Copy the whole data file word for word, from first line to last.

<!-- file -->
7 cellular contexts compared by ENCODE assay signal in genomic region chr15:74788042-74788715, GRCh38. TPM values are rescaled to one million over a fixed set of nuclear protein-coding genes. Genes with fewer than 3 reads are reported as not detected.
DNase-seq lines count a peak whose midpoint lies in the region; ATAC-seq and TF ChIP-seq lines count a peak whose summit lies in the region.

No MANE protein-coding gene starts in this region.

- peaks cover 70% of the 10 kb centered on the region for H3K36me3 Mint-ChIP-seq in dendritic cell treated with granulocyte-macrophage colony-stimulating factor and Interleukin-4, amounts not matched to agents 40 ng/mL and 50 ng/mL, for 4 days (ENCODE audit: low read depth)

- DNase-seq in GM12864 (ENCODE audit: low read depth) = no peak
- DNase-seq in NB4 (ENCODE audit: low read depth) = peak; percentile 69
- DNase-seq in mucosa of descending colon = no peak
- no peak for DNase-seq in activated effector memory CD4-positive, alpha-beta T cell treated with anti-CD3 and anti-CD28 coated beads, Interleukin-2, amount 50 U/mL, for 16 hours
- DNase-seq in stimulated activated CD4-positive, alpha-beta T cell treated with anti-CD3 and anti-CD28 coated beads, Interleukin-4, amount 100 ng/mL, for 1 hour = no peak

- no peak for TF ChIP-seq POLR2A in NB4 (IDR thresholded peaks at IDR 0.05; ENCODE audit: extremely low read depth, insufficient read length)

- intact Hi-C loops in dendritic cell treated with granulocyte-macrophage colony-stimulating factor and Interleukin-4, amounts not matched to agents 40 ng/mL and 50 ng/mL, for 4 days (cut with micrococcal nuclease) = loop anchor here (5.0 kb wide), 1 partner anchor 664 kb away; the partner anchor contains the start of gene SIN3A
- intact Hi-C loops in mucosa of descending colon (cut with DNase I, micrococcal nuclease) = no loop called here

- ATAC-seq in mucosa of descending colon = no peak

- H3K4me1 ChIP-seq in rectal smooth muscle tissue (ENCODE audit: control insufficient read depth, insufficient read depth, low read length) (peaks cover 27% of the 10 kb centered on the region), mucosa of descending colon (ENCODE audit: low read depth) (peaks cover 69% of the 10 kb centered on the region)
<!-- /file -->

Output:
7 cellular contexts compared by ENCODE assay signal in genomic region chr15:74788042-74788715, GRCh38. TPM values are rescaled to one million over a fixed set of nuclear protein-coding genes. Genes with fewer than 3 reads are reported as not detected.
DNase-seq lines count a peak whose midpoint lies in the region; ATAC-seq and TF ChIP-seq lines count a peak whose summit lies in the region.

No MANE protein-coding gene starts in this region.

- peaks cover 70% of the 10 kb centered on the region for H3K36me3 Mint-ChIP-seq in dendritic cell treated with granulocyte-macrophage colony-stimulating factor and Interleukin-4, amounts not matched to agents 40 ng/mL and 50 ng/mL, for 4 days (ENCODE audit: low read depth)

- DNase-seq in GM12864 (ENCODE audit: low read depth) = no peak
- DNase-seq in NB4 (ENCODE audit: low read depth) = peak; percentile 69
- DNase-seq in mucosa of descending colon = no peak
- no peak for DNase-seq in activated effector memory CD4-positive, alpha-beta T cell treated with anti-CD3 and anti-CD28 coated beads, Interleukin-2, amount 50 U/mL, for 16 hours
- DNase-seq in stimulated activated CD4-positive, alpha-beta T cell treated with anti-CD3 and anti-CD28 coated beads, Interleukin-4, amount 100 ng/mL, for 1 hour = no peak

- no peak for TF ChIP-seq POLR2A in NB4 (IDR thresholded peaks at IDR 0.05; ENCODE audit: extremely low read depth, insufficient read length)

- intact Hi-C loops in dendritic cell treated with granulocyte-macrophage colony-stimulating factor and Interleukin-4, amounts not matched to agents 40 ng/mL and 50 ng/mL, for 4 days (cut with micrococcal nuclease) = loop anchor here (5.0 kb wide), 1 partner anchor 664 kb away; the partner anchor contains the start of gene SIN3A
- intact Hi-C loops in mucosa of descending colon (cut with DNase I, micrococcal nuclease) = no loop called here

- ATAC-seq in mucosa of descending colon = no peak

- H3K4me1 ChIP-seq in rectal smooth muscle tissue (ENCODE audit: control insufficient read depth, insufficient read depth, low read length) (peaks cover 27% of the 10 kb centered on the region), mucosa of descending colon (ENCODE audit: low read depth) (peaks cover 69% of the 10 kb centered on the region)